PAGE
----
Debate with PAP MPs after my Parliament speech

After I delivered my maiden speech in Parliament on 18 October 2011, several PAP MPs rose to rebut some of the points I raised. Below are excerpts of the debate.

Gerald Giam in ParliamentAfter I delivered my maiden speech in Parliament on 18 October 2011, several PAP MPs rose to rebut some of the points I raised. Below are excerpts of the debate extracted from the Parliamentary Hansard, which contains the transcript of all Parliament proceedings.

“(…)” denotes portions of the MPs’ speeches which I have excluded because they do not refer to me or my speech.

———

The Minister of State for Trade and Industry (Mr Teo Ser Luck): (…)

I think Mr Gerald Giam raised some daily issues – healthcare, transport, housing. While there could be planning and forecasting in the past, but who can predict the right number between demand and supply so accurately? And it is always a challenge to always find the optimal balance. And as the Member Mr Lee Yi Shyan has also mentioned, there are a lot of trade-offs. But, nevertheless, with the issues that we face today, there are a lot of different policy announcements that have come out after the 2011 General Elections. Most notably, one of those that really interests me is healthcare. That is because in my own constituency, I do have a polyclinic and I do understand it is crowded. But I think the Ministry of Health has also made certain announcements. There were three major ones: community health centre which actually deals with partnering the community to provide health screening efforts, Primary Care Partnership Schemes, family medicine clinics. I think all these are actually policies and measures to help bring healthcare nearer to the community to ensure that they do not crowd into a centralised area. Personally for me, within my constituency and district, we have the intent to set up community health screening centres to help our constituency out there. So, these are policies put in place to help the situation. It is not that the Government has done nothing about it. There are things being done right now. I would suggest that we be patient, and I agree with the Member, Mr Gerald Giam, that we have to be constructive and, hopefully, with all these robust debates we can come up with a good solution for all. (…)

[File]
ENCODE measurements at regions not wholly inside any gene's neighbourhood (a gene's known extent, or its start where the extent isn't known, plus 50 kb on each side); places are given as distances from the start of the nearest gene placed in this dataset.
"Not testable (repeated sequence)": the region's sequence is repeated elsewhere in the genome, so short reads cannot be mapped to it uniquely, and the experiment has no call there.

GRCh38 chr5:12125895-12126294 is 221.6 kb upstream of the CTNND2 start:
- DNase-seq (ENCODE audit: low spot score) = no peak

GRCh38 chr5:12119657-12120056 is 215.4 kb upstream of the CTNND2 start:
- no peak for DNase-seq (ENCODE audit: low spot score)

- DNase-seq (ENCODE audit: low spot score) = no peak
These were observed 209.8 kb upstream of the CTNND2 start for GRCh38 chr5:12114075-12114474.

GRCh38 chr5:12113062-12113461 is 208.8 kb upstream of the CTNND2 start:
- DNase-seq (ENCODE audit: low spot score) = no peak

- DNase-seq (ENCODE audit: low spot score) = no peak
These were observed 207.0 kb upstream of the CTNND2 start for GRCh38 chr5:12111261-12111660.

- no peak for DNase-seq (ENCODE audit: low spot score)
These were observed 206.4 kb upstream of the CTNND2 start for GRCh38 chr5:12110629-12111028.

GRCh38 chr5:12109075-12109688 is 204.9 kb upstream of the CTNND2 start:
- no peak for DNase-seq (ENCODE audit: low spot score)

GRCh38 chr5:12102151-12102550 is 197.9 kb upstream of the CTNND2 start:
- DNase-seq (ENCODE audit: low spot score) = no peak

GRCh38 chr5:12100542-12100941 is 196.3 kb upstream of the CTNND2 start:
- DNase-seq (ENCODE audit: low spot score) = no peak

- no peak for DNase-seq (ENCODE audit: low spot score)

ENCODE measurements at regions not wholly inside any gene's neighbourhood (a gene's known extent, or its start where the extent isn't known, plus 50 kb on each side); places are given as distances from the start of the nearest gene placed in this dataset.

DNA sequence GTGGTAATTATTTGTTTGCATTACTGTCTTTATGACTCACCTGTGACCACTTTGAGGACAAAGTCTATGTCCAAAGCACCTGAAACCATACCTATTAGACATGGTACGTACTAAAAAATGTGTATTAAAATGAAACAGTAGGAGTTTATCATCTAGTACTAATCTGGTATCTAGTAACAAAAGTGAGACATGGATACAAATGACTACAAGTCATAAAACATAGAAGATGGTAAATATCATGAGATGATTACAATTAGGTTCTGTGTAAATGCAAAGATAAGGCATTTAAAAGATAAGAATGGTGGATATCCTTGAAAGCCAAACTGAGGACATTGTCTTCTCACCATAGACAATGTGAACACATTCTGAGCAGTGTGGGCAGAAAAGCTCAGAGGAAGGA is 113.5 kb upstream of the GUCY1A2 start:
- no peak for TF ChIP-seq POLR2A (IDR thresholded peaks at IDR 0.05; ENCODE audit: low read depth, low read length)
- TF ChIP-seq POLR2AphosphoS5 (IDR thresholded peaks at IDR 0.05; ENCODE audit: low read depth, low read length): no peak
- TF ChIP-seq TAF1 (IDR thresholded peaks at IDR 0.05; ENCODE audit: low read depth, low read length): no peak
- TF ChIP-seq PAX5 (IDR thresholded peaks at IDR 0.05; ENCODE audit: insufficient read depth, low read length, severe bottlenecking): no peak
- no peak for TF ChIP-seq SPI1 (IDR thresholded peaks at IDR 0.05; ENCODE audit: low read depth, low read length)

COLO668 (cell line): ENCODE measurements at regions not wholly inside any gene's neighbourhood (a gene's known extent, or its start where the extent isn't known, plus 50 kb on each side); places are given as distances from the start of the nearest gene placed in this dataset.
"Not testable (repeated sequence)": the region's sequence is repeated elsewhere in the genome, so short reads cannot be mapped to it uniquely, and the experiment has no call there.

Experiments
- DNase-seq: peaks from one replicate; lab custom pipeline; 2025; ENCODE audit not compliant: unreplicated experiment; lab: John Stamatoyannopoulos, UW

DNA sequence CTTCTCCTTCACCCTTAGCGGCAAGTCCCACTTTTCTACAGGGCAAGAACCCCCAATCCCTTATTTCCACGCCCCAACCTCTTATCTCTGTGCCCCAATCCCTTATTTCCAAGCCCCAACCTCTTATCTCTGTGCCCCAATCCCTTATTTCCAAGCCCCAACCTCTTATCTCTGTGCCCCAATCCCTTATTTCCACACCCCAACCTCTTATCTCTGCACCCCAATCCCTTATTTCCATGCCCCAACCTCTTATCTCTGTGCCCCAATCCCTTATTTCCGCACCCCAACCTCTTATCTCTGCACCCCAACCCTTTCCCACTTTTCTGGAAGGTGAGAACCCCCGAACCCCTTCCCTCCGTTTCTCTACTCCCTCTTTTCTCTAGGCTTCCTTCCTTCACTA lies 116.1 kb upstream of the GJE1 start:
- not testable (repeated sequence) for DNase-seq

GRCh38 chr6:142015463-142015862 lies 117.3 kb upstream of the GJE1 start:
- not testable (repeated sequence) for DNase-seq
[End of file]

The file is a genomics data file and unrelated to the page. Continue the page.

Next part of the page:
(Debate resumed after a break)

Mr Gerald Giam Yean Song: Mr Speaker, I like to respond to a point of clarification from Mr Teo Ser Luck. He asked who can predict the right number, the right figure between supply and demand in the area of transport, healthcare and housing capacity. Did the MOM and ICA not know we were letting in this huge influx of foreigners? Did they inform MOH, MOT and MND? And was the left hand not talking to the right hand, or was it because the imperative of economic growth took precedence over the welfare and the comfort of our people?

(MCYS Minister Chan Chun Sing makes a ministerial statement)

Mr Christopher de Souza (Holland-Bukit Timah): Mr Speaker, Sir, I rise in support of the Motion and thank the President for his Address. The opening of the Twelfth Parliament portends new aspirations and challenges for Singapore as it enters her next phase of development. That part of Mr Gerald Giam’s speech, I agree with. Mr Gerald Giam says he agrees with the Government’s bold measures laid out in the President’s Address. So, he agrees they are “bold�; in other words, measures of conviction, and then adds, “The Workers’ Party will hold the Government accountable to achieve these measures.� I am afraid that displays a misunderstanding of the process. The Government is not accountable to the Workers’ Party. The Government is accountable to the people of Singapore. I, as an elected Member of Parliament for Holland-Bukit Timah GRC, am accountable to all my Singaporean residents. Therefore, it is the people of Singapore to whom we are and must remain accountable as a government.
Mr Giam then talks about housing and transport, and I would like to ask him not to “throw the baby out with the bath waterâ€�. Housing in Singapore − 80% of the people are housed in public housing – good quality flats, good neighbourhoods. And a large amount of Singaporeans − about 80% or more − own their own homes. Our housing is the envy of many First World countries. Therefore, to suggest we have failed in housing, I think that is unfair. Finetune housing, yes, I think we can agree. Everybody in this House can agree. Finetuning housing, as Mr Gerald Giam, I think, intends to do, is a tacit concession that the PAP foundations in housing are correct. Finetuning is always an admission of that the foundations, to start with, were good, long lasting and should be preserved. So finetuning, together with Mr Giam, we can do.